Saturday, December 15, 2007

Love Saturday

Ah screw the rules. Today made me all warm and fuzzy in the middle of yet another snow storm, so I'd better share. It isn't Thursday, so I'm sure the earth is going to spin off it's axis. The sacrifices I'm willing to make for my kids!

Today was Elyas's first basket ball game. Can I just share a secret with you? If you are sad, bored, depressed, angry, lonely or questioning if there is a reason to go on, find out where the four and five year old kids in your town are playing basket ball, or hockey, or soccer, or whatever and get yourself there. Go particularly if it is the first time they've ever played. My son, in particular took the cry of "DEFENSE!" so seriously, hands up, dancing around like he was doing drills for a football practice. The problem of course is he had no idea why he was doing this and would watch his opponents run right by him with the ball and shoot. He never stopped dancing. LOL. One little boy (actually the littlest boy, so cute!) was told at one point to guard the basket, the coach positioned him right under the basket, and he refused to move for the rest of the game. His coach had to pick him up and carry him to the huddle after they finished. Players routinely left the court in the middle of the game to hug their mommies, or even better their preschool teachers that they haven't seen for four or five months. The lone little girl on the league was sure to cry foul when she got benched, stomping her feet and telling her mother it was sexism (totally not making that up!)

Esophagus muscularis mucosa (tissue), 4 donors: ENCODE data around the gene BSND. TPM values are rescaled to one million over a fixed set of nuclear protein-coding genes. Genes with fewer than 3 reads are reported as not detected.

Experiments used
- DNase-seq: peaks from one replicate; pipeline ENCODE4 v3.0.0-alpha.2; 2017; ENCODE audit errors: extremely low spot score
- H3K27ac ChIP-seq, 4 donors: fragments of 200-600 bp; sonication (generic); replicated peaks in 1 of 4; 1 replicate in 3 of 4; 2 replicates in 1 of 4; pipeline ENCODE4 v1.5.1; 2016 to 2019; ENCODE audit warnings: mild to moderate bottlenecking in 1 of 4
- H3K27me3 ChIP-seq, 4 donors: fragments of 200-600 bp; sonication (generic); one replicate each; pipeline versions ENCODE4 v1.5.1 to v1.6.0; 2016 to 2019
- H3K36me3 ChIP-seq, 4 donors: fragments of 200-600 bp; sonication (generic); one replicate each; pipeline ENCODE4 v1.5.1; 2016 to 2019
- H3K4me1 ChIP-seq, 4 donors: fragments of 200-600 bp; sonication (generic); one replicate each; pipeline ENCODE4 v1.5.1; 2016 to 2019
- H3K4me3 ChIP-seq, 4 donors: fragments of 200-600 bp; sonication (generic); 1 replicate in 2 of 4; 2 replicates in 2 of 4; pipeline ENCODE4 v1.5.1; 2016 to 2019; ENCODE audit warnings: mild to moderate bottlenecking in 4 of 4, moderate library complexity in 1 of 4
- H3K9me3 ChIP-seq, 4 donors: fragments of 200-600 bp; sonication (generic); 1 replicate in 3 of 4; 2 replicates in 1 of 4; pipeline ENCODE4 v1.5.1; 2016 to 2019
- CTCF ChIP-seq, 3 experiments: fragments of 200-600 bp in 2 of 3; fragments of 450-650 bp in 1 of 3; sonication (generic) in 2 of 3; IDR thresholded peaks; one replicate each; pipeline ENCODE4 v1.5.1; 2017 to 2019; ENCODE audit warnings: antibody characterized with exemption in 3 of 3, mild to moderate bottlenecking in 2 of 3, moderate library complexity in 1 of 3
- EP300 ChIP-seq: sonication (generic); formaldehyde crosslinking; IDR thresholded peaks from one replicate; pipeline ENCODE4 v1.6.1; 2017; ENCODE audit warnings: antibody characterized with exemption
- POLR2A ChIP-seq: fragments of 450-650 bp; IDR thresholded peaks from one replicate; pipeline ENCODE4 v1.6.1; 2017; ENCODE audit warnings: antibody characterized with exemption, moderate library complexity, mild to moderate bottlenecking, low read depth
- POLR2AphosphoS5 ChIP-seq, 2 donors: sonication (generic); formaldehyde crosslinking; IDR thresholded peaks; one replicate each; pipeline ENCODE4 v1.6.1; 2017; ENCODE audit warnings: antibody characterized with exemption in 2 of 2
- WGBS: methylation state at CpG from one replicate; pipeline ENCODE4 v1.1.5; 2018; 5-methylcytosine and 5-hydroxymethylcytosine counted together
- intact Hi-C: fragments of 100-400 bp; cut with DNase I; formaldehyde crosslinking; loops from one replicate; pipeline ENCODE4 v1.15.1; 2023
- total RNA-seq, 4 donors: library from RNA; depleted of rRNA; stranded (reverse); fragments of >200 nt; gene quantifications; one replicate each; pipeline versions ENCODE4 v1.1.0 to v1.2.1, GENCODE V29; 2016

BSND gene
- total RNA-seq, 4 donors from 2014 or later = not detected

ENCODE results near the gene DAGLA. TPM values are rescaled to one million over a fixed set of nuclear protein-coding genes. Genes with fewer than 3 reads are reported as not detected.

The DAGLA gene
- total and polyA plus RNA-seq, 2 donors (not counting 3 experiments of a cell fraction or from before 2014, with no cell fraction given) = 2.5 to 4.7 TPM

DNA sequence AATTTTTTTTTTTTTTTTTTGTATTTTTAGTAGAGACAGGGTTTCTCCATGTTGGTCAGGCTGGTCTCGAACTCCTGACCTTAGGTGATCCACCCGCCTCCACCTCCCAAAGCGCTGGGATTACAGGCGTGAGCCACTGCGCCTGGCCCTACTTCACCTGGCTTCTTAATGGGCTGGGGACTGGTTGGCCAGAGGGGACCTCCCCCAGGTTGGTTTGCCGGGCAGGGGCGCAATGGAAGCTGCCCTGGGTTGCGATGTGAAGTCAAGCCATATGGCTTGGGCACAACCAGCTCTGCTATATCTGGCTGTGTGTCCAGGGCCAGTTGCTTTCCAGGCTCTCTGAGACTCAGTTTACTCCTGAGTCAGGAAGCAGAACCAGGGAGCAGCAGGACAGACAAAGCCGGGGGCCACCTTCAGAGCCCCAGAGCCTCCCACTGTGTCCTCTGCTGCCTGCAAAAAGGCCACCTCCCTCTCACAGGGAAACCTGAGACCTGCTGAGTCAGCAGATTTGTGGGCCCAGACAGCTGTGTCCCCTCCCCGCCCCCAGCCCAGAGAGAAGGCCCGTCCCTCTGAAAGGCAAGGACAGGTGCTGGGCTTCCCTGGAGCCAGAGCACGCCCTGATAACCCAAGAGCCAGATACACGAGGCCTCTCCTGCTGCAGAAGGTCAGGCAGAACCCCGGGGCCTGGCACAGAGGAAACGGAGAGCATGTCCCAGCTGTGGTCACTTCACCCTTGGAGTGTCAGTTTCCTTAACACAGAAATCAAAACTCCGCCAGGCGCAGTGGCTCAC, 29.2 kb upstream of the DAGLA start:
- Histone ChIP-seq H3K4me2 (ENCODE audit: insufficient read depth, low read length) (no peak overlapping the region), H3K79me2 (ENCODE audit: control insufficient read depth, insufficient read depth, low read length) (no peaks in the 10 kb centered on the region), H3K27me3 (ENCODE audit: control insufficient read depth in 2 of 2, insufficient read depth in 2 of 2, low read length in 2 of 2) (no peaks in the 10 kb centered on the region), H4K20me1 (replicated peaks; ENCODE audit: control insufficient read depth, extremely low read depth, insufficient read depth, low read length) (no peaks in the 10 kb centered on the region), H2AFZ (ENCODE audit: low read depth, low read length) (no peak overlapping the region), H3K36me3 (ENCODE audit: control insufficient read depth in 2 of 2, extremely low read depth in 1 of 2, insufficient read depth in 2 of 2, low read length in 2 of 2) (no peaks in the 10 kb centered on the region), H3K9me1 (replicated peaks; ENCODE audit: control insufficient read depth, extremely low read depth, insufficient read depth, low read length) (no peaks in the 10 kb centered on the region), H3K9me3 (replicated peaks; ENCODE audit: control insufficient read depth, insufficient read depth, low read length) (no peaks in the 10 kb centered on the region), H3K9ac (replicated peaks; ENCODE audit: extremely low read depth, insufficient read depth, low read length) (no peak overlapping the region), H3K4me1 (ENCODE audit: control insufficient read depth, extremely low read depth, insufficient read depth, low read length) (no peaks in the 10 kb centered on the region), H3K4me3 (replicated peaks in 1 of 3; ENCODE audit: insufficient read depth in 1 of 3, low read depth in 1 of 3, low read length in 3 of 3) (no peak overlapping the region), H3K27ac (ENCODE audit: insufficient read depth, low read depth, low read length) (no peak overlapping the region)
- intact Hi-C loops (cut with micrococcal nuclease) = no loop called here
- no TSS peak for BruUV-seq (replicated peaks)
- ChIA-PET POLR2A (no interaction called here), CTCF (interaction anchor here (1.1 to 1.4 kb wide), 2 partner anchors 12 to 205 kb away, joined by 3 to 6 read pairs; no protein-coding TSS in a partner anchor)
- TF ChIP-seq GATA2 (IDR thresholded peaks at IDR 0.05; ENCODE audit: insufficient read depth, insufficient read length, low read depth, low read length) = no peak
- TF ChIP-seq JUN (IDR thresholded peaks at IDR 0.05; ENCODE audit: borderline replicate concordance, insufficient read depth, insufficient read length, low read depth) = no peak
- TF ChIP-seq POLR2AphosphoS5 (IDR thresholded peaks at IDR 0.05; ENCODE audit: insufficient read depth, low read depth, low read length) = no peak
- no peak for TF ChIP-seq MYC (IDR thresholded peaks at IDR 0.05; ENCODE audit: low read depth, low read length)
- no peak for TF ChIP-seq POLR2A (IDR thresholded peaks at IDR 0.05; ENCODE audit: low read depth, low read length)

On the last play of the game Elyas got the ball and he was running with it (apparently traveling is not a problem in the under six version of basketball). The three other times he'd had the ball during the game another member of his own team had stolen it from him while he was TRYING to dribble and so this time he wrapped his arms around it and barrelled into the crowd and ran straight for the little boy anchored under the basket. As the buzzer sounded his dad shouted "Shoot Elyas!" And wouldn't you know it, he tossed it and it landed - somewhere near the locker room.

As I was walking to my car I heard one little boy explaining to his mom why he thought maybe it would be more fun to play basket ball with knee pads and a helmet. I wondered if Elyas had anything to do with that request.

I haven't laughed so much in months.